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The Great Frantic Novel

I’m sitting here going over a 500 word document that I wrote almost exactly five months ago. It’s the first chapter in a novel I started to write but gave up on. It’s a semi-autobiographical novel (you could say it’s a Gonzo novel) but artistic licence has obviously been taken in certain instances. I enjoyed writing it but that joy only lasted a couple of days until I because a bit busier in work and at home.

Today I visited http://www.nanowrimo.org/ – the webpage for National Novel Writing Month (NaNoWriMo!). To quote them, it’s “a fun, seat-of-your-pants approach to novel writing”.

The idea is that between November 1st and November 30th, members write a novel – defined as 175 pages or 50,000 words. During the month there are regular newsletters and meet-ups with fellow members (Wrimos) to offer encouragement and to discuss ideas. There is also one final meet where, to quote again, “the kind of raucous celebrations that tend to frighten animals and small children” are undertaken.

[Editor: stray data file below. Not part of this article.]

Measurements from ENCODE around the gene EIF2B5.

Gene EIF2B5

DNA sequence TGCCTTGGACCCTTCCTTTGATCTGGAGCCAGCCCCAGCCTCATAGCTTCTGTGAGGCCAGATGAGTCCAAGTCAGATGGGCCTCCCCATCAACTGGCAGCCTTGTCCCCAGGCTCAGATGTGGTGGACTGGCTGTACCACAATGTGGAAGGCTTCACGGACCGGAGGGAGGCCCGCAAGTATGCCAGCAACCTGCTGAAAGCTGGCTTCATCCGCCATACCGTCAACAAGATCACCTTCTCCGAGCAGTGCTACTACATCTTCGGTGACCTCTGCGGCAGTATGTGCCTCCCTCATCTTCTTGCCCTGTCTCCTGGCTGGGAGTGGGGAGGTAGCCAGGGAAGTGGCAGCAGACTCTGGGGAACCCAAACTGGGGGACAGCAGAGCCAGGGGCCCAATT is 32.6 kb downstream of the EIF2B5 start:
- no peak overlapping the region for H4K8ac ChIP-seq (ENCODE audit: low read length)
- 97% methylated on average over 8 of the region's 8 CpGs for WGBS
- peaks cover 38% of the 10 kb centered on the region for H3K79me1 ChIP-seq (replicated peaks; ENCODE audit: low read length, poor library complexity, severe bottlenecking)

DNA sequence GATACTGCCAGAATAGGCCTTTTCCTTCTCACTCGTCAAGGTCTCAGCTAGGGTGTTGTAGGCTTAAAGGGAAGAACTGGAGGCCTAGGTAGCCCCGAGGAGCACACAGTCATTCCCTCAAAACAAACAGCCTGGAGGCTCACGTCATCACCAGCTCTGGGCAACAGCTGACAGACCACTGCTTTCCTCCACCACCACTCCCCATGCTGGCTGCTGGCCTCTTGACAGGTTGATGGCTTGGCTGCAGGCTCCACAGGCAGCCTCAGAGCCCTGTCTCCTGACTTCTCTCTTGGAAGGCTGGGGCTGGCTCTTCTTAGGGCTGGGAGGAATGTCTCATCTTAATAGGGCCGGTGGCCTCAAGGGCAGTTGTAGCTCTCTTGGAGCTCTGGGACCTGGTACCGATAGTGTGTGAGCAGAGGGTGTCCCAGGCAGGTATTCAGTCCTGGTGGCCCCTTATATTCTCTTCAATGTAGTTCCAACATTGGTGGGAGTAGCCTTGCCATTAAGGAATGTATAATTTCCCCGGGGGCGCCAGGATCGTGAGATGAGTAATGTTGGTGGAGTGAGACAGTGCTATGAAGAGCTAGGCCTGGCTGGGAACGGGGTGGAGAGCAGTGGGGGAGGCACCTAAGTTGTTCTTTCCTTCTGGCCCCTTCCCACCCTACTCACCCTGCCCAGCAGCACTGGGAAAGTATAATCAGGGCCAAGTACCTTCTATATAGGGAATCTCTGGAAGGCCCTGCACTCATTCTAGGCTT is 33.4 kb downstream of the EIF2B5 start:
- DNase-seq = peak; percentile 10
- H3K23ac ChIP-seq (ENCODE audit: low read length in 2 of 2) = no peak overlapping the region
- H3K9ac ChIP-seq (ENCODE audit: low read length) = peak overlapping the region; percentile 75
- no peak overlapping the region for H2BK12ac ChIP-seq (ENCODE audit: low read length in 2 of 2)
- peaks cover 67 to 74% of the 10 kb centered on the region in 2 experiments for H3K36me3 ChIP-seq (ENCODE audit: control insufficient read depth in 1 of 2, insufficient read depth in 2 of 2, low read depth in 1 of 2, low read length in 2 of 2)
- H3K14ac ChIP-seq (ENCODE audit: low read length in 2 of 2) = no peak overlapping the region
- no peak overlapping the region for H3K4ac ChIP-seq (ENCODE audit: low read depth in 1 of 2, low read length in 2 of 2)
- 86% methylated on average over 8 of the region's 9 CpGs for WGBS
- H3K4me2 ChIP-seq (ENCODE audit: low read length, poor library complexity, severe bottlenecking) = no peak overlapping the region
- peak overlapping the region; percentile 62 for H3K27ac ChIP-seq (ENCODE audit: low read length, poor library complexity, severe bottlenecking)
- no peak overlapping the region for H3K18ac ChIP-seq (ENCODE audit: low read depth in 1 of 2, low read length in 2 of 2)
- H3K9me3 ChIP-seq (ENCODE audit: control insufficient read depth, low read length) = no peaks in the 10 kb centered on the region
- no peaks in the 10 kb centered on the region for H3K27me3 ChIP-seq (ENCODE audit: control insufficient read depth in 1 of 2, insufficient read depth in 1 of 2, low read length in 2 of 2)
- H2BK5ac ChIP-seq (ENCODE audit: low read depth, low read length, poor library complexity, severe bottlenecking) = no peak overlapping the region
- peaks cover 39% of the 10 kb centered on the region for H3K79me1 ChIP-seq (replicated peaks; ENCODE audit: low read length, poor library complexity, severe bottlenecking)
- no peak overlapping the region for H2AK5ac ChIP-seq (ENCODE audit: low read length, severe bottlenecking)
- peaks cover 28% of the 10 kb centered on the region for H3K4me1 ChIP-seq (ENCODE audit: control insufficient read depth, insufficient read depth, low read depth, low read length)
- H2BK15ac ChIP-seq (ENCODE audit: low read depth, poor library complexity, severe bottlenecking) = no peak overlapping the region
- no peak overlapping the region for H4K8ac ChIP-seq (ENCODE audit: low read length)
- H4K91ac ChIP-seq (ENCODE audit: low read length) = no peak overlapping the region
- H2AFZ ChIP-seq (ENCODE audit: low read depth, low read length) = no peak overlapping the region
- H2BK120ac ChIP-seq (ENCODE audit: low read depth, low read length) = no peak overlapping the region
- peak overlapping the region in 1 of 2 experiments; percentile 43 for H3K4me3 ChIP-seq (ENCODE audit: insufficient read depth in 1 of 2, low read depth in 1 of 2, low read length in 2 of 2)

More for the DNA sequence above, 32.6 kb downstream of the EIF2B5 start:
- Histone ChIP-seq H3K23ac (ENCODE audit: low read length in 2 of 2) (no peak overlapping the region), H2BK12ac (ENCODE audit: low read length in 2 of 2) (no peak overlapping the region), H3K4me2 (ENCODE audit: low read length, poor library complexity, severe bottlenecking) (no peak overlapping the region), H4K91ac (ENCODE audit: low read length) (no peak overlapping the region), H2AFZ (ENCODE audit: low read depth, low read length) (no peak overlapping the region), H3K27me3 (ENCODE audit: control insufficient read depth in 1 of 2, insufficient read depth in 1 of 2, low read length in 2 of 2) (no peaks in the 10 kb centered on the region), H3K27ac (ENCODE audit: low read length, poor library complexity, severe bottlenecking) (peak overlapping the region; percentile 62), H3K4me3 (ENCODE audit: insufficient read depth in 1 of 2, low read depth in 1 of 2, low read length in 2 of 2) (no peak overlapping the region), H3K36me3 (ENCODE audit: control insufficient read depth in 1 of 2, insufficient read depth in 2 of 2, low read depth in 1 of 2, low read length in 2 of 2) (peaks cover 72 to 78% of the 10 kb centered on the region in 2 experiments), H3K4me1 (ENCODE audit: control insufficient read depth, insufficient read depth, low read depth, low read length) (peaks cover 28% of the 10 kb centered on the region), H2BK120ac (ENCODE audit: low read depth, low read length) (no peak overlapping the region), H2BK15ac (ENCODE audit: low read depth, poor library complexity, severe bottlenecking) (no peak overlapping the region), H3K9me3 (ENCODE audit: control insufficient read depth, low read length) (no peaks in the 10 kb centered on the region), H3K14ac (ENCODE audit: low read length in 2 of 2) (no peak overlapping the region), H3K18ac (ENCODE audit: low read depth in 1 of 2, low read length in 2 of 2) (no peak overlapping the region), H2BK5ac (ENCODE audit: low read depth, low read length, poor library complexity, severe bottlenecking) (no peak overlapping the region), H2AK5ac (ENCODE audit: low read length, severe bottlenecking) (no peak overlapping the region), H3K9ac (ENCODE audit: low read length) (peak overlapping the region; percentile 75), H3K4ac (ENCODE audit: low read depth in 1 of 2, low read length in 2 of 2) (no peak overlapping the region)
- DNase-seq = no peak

Sounds like fun to me!

As you can imagine, a cluster of random people brought together with the idea of writing a great novel is undoubtedly going to result in pages upon pages of drivel. That is the genius of NaNoWriMo! The whole principle is to produce a novel with a “kamikaze approach”: lowering your own expectations and taking risks to complete something where the completion is more important than the quality of the end-product. To not get scared away by the time and effort required, the determination and meticulous ability – not to mention the continual fine-tuning and editing processes.

Affiliates are given permission to encouraged to make mistakes and to just create – “to build without tearing down”. “[To start] the month as mechanics, out-of-work actors and teachers [and to] walk away novelists.”

Us Wrimos (I’m one of them now!) write without having to obsess over quality. We will be able to make obscure references to passages from our novels at parties and will be able to mock ‘real novelists’ who dawdle on and on, taking far longer than 30 days to produce their work.Come on… let’s write laughably awful yet lengthy prose together.